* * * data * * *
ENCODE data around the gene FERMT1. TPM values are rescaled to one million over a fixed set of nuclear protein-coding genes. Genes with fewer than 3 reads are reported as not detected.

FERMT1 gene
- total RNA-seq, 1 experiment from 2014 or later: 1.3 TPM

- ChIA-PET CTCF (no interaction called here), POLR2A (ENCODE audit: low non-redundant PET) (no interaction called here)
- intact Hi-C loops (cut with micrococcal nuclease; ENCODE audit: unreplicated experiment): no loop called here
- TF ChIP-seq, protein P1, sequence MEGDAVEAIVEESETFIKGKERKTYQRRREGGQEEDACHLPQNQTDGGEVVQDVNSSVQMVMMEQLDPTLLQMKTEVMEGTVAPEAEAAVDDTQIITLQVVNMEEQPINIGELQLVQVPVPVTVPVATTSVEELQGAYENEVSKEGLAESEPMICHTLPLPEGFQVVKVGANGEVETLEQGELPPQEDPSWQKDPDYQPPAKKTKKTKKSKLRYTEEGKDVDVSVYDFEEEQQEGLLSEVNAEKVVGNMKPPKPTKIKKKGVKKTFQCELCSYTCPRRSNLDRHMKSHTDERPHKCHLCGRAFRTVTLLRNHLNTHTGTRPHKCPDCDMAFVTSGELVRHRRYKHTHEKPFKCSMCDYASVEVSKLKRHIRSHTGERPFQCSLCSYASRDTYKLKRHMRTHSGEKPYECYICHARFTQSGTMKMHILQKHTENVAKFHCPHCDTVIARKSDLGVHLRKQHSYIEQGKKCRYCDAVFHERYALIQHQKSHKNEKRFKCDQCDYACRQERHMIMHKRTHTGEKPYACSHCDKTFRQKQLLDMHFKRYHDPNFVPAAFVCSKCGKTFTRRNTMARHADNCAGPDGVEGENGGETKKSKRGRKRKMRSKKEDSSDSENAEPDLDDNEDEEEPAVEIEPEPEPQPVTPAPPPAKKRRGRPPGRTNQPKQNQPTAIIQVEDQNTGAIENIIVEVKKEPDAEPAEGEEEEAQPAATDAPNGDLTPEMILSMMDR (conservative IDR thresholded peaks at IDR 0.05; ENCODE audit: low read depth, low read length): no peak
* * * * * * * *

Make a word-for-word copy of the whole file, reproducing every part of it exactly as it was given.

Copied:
ENCODE data around the gene FERMT1. TPM values are rescaled to one million over a fixed set of nuclear protein-coding genes. Genes with fewer than 3 reads are reported as not detected.

FERMT1 gene
- total RNA-seq, 1 experiment from 2014 or later: 1.3 TPM

- ChIA-PET CTCF (no interaction called here), POLR2A (ENCODE audit: low non-redundant PET) (no interaction called here)
- intact Hi-C loops (cut with micrococcal nuclease; ENCODE audit: unreplicated experiment): no loop called here
- TF ChIP-seq, protein P1, sequence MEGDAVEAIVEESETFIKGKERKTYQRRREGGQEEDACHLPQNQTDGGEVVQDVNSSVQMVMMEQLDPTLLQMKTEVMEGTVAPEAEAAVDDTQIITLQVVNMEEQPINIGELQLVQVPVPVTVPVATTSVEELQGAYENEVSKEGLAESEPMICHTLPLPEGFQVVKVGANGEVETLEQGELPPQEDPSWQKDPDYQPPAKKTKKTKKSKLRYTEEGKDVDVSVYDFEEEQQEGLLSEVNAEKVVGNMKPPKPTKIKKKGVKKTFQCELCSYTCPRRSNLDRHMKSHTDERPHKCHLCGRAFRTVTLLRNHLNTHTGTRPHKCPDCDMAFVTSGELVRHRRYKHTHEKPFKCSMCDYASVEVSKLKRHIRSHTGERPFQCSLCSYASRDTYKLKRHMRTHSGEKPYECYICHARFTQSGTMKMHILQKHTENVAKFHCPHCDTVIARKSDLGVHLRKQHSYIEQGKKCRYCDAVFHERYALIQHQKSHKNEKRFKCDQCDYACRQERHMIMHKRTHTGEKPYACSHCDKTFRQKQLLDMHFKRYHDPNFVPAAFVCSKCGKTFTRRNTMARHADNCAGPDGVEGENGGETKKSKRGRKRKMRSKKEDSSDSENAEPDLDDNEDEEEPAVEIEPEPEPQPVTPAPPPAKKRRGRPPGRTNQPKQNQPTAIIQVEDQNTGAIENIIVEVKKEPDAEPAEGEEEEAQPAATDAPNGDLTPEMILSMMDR (conservative IDR thresholded peaks at IDR 0.05; ENCODE audit: low read depth, low read length): no peak